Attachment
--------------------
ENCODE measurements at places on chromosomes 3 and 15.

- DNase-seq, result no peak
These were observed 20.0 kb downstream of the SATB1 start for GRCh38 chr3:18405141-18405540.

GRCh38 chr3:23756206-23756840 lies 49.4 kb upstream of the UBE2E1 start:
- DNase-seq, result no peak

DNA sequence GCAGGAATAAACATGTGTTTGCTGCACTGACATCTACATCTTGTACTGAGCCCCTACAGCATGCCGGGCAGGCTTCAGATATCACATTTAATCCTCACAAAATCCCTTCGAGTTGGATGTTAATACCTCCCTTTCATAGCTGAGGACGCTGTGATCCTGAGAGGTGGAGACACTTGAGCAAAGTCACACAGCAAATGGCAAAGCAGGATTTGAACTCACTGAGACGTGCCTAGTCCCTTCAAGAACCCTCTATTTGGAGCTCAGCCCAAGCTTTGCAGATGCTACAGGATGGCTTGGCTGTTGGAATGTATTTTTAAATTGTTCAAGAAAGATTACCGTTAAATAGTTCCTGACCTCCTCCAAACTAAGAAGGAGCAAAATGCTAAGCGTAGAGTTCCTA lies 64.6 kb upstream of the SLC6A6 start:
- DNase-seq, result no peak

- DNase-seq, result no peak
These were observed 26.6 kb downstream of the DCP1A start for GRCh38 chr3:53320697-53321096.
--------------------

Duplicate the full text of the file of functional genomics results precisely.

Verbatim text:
ENCODE measurements at places on chromosomes 3 and 15.

- DNase-seq, result no peak
These were observed 20.0 kb downstream of the SATB1 start for GRCh38 chr3:18405141-18405540.

GRCh38 chr3:23756206-23756840 lies 49.4 kb upstream of the UBE2E1 start:
- DNase-seq, result no peak

DNA sequence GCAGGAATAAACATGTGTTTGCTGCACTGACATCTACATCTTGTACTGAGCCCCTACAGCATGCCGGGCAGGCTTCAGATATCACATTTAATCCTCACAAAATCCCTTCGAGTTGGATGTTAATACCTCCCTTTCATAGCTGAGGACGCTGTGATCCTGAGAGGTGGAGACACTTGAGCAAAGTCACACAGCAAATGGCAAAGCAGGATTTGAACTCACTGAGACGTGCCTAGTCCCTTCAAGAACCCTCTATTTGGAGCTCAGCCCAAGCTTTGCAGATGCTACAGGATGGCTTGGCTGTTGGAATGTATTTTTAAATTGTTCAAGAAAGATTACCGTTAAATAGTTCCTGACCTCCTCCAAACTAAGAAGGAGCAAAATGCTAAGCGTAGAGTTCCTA lies 64.6 kb upstream of the SLC6A6 start:
- DNase-seq, result no peak

- DNase-seq, result no peak
These were observed 26.6 kb downstream of the DCP1A start for GRCh38 chr3:53320697-53321096.